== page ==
More and more pros in the USA are using this technique, and outfitters increasingly offer classes and guided trips using this approach:

  • Your more direct and continual connection to your nymphs helps detect more subtle strikes, so you get better hook up rates.
  • Increased precision of “high-sticking” helps you work the smaller pockets and eddies, increasing your effectiveness on large and small streams alike.
  • Longer fly rods are not only better for this technique, but also double up your investment for large rivers and lakes.
  • You can start for under $100 (just by changing your leader and flies), if you don’t want to buy a new rod right off the bat.
  • Trout spend the most time feeding under water, far more than off the surface.

When Euro-Nymph?

You can use this approach any time, literally, considering that:

  • It is the most effective method in the shoulder months and winter months, increasing the days of the year you will catch fish
  • If you are primarily a dry fly angler, use this method when fish aren’t feeding near or on the surface
  • If you are primarily a sub-surface angler, you already live by the fact that trout feed under the surface most of the time.
  • Euro-nymphing is hands down the most effective method for fishing with nymphs, so use it any time.

How To Euro-Nymph?

Euro-nymphing is the art of “high-sticking” your fly rod and leader above and off the water.  This maximizes your ability to feel even subtle takes of your fly.  To accomplish this, Euro-nymphing employs:

  • More heavily weighted flies, often with tungsten beads and wire, and often “jig” style with the hook facing upwards to avoid snags
  • A longer rod to help with high sticking (to minimize drifting your line in the water)
  • A lighter-weight line (e.g. 3-weight) helps as well.
  • A colorful leader, which helps you not only see the line tighten or stop when you get a hit, but also gauge depth
  • No splitshot which hinder feeling a strike in any case as the line must tighten more for you to feel it.

For more detail, read our related article.

Related Article: Euro-Nymphing Basics Explained

Tungsten Torpedo

This competition-designed euro-nymphing fly is designed to get down to the strike zone quickly, and stay in the strike zone.  Tied with a dense steel hook in addition to a tungsten bead, the Torpedo drops fast through the water column, into feeding lanes.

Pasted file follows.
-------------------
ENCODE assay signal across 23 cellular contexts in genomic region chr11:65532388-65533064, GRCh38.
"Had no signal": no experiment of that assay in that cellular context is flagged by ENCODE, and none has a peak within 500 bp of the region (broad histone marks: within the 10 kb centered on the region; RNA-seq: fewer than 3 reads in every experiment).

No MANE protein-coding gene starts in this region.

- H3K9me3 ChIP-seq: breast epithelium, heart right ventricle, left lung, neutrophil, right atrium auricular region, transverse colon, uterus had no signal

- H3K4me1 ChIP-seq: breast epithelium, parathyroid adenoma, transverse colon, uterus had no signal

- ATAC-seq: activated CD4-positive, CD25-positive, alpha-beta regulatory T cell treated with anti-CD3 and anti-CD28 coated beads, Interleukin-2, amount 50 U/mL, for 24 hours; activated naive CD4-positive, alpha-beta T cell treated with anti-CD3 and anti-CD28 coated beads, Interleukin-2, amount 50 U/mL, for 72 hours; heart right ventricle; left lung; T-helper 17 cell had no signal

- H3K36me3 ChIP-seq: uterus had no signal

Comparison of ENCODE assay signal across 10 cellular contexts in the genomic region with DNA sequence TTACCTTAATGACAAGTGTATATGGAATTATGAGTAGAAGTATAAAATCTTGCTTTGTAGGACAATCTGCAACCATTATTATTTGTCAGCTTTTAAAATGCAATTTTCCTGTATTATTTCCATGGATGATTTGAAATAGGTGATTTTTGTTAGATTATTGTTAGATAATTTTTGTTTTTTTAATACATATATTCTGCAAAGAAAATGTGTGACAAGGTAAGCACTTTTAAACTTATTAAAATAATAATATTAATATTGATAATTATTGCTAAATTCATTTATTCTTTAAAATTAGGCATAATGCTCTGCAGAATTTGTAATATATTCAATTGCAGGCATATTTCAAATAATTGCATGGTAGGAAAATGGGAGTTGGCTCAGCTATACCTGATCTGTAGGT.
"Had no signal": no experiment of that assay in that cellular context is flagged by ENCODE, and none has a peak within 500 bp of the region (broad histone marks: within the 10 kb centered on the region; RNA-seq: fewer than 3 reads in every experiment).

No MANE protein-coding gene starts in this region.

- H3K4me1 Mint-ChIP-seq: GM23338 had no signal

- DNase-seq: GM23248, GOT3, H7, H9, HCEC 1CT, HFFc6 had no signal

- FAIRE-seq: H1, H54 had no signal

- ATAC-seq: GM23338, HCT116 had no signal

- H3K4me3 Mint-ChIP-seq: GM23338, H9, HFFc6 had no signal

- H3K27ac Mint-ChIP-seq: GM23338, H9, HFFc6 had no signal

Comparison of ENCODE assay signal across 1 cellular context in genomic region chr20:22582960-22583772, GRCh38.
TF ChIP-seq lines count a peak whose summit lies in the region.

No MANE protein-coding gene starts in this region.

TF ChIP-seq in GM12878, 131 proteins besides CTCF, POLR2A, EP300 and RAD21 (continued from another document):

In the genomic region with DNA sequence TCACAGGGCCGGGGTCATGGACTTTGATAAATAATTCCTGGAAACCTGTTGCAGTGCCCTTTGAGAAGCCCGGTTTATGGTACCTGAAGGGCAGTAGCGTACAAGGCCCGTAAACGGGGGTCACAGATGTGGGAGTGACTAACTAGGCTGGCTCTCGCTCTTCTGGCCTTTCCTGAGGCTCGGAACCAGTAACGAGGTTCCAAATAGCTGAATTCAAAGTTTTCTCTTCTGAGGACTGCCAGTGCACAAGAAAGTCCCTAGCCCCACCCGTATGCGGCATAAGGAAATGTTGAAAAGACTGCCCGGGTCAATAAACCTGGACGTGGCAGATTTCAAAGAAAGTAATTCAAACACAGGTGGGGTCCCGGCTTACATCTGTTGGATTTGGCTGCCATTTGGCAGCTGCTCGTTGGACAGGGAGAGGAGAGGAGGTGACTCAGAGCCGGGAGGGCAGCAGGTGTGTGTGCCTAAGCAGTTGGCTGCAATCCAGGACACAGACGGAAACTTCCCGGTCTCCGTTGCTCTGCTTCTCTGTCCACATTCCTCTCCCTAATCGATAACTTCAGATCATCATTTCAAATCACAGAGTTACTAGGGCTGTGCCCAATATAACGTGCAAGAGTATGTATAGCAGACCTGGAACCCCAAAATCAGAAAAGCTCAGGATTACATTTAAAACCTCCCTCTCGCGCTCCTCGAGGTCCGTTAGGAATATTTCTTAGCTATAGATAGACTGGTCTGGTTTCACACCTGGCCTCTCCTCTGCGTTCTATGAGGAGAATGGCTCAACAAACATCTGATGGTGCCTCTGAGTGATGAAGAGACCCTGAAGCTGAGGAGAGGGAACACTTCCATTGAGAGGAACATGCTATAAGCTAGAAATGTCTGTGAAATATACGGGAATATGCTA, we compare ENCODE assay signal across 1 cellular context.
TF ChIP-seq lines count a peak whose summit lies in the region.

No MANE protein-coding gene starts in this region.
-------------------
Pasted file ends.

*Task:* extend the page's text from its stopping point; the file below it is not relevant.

Many tie this fly with a barbless hook that has a long claw point on it. Even while barbless, the extra long claw point helps you hook and hold every fish firmly.  In addition to careful handling, barbless hooks let you to release a fish quickly without any harm.


Tungsten Micro Wooly Bugger Jig

This competition-designed euro-nymphing fly is designed to get down to the strike zone quickly, and stay in the strike zone.  Tied with a dense steel hook in addition to a tungsten bead, the Torpedo drops fast through the water column, into feeding lanes.

Many tie this fly with a barbless hook that has a long claw point on it. Even while barbless, the extra long claw point helps you hook and hold every fish firmly.  In addition to careful handling, barbless hooks let you to release a fish quickly without any harm.


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Overview Of Streamer Patterns

Here’s a summary of the streamer patterns we cover in more detail below:

Name Image Tie It Buy It
Black Nose Dace
Clouser (Deep) Minnow
Mickey Finn
Muddler Minnow

Black Nose Dace

Even though this one may look like an attractor, it’s actually an imitation of the – you guessed it – Black Nose Dace minnow.  The actual minnow has a black stripe down the body, with varying degrees of reddish color on the underbelly.  As a traditional bucktail pattern, it has made a recent comeback, benefiting from rising popularity of classic streamers. Bucktails are great for beginner tiers, as they are simple to tie.  This is a good one to practice on before tying rainbow trout and other bucktail imitations.

Clouser Minnow

While developed in 1987 specifically for smallmouth bass by Bob Clouser, this patterns has since become among the most widely used in the world for both salt and fresh water.  In saltwater, with tying variations it has proven itself deadly for stripers, redfish, bonefish, and snooker.  In fresh water, again with slight variations in size and color it is deadly for trout, bass, and even carp.  Especially in the fall, when the brown trout become aggressive and territorial, and in spring when rainbows need a little more enticing during high runoff flow, the Clouser is a great pick to trigger explosive strikes.

Mickey Finn